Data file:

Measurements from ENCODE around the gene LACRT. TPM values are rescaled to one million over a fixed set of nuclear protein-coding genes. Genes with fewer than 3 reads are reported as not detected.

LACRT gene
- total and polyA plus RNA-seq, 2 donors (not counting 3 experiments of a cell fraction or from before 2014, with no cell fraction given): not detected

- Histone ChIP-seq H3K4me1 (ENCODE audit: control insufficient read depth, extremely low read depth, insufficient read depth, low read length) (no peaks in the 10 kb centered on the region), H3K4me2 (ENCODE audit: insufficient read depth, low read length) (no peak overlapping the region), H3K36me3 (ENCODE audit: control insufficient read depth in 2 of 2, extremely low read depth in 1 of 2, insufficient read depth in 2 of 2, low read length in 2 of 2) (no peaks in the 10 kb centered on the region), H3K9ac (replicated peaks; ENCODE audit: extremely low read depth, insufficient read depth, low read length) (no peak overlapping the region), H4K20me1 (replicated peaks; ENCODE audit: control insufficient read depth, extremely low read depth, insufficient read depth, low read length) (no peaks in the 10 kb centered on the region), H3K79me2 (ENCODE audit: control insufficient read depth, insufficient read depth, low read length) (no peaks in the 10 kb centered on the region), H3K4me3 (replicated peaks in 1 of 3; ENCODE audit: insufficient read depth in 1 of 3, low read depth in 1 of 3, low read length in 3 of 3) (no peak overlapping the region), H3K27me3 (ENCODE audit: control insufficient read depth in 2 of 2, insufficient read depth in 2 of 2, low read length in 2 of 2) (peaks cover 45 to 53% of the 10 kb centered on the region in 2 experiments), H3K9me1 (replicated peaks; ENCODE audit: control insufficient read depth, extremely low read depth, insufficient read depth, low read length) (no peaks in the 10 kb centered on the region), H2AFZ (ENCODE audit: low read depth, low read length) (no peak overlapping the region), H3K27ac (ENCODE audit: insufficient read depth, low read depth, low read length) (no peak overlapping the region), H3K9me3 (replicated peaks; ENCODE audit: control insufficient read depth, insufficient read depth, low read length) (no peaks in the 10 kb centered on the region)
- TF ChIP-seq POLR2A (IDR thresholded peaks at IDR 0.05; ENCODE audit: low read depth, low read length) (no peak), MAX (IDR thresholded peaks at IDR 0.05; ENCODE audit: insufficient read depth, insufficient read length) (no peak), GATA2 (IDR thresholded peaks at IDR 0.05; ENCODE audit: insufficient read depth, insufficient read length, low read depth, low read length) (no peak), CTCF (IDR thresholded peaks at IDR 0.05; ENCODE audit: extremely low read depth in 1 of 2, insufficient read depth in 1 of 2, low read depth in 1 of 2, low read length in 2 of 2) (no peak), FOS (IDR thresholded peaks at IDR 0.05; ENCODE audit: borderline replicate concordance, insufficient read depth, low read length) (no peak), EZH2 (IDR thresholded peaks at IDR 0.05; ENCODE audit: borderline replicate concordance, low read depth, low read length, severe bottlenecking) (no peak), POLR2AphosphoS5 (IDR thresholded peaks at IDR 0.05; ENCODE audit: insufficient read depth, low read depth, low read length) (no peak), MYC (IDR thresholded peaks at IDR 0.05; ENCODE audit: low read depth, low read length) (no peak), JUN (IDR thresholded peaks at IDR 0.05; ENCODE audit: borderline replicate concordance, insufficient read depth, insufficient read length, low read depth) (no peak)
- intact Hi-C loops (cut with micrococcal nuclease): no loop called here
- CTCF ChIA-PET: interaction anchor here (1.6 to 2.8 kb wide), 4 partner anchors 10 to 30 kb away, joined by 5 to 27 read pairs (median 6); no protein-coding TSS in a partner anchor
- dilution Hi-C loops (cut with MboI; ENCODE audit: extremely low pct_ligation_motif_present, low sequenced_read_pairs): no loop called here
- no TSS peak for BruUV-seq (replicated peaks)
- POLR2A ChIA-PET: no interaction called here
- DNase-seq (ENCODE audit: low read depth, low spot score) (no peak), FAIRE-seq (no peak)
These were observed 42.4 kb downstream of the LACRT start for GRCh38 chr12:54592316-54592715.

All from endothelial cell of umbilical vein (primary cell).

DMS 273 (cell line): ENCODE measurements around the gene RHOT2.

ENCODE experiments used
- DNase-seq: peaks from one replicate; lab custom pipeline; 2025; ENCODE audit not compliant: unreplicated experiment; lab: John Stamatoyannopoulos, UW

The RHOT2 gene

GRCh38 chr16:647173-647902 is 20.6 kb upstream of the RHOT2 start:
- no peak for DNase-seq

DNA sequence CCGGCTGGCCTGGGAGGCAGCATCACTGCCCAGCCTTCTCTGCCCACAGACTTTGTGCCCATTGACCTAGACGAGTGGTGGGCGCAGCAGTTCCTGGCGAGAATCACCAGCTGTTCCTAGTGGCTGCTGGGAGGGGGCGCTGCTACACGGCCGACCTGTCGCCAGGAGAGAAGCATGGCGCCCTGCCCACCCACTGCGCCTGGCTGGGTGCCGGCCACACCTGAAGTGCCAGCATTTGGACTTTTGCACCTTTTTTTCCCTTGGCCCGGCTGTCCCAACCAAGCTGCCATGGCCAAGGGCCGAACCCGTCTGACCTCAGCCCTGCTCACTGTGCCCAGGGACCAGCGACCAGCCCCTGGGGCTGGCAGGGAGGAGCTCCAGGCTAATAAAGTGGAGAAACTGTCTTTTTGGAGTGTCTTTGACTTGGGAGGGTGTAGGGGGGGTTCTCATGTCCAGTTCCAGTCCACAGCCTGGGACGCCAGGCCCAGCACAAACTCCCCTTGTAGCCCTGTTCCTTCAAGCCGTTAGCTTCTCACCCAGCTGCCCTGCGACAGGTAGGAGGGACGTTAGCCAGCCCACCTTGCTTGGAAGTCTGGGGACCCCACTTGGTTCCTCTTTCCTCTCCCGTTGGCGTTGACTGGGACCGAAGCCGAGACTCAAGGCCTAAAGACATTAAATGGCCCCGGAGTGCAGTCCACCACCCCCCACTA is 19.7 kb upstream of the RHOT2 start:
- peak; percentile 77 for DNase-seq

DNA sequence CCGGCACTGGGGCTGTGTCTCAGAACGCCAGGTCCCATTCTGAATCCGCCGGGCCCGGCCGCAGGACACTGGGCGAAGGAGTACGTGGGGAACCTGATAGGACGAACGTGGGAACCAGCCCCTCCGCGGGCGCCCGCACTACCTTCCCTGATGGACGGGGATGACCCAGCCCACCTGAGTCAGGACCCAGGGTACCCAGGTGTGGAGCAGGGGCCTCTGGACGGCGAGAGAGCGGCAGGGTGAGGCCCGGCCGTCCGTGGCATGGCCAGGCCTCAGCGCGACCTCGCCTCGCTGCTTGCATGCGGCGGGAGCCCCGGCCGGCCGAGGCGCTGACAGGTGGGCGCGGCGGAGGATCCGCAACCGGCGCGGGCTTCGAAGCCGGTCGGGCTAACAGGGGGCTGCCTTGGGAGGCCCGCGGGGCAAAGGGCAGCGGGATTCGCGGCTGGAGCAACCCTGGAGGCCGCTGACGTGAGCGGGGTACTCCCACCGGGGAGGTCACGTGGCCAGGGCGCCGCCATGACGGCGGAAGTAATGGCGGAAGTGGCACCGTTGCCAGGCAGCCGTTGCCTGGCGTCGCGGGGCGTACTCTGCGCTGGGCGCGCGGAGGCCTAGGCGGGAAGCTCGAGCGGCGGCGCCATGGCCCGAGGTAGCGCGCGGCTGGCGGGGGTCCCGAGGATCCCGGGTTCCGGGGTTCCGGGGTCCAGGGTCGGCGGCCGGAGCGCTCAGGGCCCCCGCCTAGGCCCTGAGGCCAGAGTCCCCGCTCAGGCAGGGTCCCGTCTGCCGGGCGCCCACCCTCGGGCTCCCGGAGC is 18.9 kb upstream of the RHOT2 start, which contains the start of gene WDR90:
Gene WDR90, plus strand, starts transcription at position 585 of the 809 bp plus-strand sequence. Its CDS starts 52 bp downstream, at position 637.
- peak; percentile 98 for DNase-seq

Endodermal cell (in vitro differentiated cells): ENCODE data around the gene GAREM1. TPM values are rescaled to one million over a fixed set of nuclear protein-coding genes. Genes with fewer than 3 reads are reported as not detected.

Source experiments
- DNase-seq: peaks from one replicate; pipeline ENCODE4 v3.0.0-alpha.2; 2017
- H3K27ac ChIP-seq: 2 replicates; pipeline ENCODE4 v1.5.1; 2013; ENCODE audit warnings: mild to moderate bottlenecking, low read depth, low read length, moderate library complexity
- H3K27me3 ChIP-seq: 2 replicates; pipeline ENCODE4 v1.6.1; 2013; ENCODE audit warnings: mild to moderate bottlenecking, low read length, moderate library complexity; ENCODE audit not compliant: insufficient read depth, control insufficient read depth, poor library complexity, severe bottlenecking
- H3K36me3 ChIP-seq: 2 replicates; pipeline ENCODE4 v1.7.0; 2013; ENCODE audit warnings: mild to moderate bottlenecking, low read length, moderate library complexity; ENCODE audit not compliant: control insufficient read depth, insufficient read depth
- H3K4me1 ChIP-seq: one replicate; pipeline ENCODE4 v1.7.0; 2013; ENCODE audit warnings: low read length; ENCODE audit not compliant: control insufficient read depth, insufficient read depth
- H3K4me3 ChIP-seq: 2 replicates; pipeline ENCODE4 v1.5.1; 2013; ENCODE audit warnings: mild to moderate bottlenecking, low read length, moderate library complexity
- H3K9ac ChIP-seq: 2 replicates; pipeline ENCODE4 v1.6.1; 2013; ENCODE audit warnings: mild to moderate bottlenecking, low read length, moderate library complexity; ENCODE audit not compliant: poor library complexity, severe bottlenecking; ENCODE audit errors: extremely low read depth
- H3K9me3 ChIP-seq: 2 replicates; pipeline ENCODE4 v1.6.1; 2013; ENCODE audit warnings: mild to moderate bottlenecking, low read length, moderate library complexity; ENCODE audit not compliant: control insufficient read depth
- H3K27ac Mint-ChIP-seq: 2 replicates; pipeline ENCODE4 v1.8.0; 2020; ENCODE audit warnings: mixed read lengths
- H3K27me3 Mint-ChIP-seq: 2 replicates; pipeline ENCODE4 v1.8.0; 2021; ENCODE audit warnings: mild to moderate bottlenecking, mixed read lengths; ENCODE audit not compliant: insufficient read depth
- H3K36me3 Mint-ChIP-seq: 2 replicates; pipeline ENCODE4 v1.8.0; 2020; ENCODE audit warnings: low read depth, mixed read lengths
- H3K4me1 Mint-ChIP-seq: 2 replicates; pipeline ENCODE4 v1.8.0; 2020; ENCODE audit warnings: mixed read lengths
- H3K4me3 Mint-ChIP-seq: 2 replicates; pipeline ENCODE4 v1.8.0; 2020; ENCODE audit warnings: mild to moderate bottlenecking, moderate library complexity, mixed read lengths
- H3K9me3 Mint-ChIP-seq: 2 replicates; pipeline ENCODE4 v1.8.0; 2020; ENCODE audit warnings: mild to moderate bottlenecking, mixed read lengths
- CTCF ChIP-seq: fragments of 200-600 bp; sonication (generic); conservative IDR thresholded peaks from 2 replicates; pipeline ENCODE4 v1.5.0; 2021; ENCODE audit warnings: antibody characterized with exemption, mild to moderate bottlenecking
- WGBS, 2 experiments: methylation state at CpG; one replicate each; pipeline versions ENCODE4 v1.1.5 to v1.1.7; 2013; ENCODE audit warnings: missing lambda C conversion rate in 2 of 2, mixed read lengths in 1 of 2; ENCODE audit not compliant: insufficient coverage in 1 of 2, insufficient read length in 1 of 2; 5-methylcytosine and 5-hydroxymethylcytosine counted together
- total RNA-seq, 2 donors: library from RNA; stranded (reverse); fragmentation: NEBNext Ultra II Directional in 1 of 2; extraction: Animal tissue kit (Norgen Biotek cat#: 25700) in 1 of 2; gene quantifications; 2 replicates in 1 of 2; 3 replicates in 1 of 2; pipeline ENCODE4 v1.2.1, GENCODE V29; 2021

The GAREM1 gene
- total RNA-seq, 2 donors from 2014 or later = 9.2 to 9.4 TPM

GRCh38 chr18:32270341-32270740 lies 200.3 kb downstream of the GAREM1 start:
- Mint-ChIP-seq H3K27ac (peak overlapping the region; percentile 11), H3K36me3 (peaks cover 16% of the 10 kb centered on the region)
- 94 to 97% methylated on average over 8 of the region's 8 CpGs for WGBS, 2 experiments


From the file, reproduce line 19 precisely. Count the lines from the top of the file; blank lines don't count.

- no peak for DNase-seq